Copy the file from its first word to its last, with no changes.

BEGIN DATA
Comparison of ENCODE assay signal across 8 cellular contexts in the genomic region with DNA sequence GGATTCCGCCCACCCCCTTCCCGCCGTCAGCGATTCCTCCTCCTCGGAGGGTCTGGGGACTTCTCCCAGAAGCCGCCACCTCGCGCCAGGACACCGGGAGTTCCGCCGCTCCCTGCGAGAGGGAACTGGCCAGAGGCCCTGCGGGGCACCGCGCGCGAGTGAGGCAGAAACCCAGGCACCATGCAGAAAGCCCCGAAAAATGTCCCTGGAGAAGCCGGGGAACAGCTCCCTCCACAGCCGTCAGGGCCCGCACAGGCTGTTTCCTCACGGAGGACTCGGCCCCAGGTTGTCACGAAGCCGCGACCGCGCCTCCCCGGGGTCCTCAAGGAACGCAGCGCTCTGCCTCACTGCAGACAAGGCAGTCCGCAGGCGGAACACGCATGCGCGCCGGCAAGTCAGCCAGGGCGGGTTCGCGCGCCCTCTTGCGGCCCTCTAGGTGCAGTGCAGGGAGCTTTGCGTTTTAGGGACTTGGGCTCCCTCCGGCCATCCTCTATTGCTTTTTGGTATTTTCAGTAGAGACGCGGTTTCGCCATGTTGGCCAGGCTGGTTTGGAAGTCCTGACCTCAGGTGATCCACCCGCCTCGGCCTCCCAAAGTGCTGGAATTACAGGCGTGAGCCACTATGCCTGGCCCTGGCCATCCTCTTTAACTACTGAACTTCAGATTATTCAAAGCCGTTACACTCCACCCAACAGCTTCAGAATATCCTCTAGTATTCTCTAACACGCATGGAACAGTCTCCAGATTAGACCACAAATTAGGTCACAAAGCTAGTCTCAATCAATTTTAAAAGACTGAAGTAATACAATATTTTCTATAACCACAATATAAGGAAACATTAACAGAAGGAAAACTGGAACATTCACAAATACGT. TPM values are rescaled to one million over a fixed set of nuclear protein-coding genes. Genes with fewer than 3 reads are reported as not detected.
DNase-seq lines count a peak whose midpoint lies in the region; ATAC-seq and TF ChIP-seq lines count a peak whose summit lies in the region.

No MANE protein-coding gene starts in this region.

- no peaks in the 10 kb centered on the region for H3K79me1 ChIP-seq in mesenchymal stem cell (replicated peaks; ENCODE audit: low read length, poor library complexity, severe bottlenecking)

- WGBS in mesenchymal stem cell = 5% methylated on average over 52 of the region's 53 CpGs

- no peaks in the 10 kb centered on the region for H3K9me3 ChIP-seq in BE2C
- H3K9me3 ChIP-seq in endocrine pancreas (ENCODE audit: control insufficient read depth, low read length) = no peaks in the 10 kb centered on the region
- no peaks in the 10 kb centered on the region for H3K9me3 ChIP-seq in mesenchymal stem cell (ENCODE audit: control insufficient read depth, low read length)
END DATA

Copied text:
Comparison of ENCODE assay signal across 8 cellular contexts in the genomic region with DNA sequence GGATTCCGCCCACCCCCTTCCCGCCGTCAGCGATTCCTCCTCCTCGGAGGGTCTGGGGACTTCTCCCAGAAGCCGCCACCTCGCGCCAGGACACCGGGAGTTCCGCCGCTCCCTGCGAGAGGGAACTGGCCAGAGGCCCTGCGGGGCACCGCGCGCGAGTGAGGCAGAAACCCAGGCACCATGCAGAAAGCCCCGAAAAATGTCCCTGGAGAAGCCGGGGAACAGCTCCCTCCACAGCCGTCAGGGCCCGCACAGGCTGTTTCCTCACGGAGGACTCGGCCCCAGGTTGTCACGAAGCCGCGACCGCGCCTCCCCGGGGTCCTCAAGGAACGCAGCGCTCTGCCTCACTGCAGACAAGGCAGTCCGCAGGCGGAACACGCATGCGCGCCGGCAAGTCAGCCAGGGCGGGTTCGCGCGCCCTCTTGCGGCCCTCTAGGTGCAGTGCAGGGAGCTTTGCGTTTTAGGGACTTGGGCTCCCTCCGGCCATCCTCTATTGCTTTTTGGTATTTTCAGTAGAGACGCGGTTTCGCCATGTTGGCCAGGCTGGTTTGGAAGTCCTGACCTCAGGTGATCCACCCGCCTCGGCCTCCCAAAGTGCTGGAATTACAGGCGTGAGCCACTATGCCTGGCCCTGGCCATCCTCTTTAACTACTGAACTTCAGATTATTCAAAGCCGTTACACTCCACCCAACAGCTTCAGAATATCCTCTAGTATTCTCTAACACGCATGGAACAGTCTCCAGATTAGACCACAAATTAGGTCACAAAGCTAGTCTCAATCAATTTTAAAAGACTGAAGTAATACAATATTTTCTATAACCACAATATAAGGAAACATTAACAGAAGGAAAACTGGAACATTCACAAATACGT. TPM values are rescaled to one million over a fixed set of nuclear protein-coding genes. Genes with fewer than 3 reads are reported as not detected.
DNase-seq lines count a peak whose midpoint lies in the region; ATAC-seq and TF ChIP-seq lines count a peak whose summit lies in the region.

No MANE protein-coding gene starts in this region.

- no peaks in the 10 kb centered on the region for H3K79me1 ChIP-seq in mesenchymal stem cell (replicated peaks; ENCODE audit: low read length, poor library complexity, severe bottlenecking)

- WGBS in mesenchymal stem cell = 5% methylated on average over 52 of the region's 53 CpGs

- no peaks in the 10 kb centered on the region for H3K9me3 ChIP-seq in BE2C
- H3K9me3 ChIP-seq in endocrine pancreas (ENCODE audit: control insufficient read depth, low read length) = no peaks in the 10 kb centered on the region
- no peaks in the 10 kb centered on the region for H3K9me3 ChIP-seq in mesenchymal stem cell (ENCODE audit: control insufficient read depth, low read length)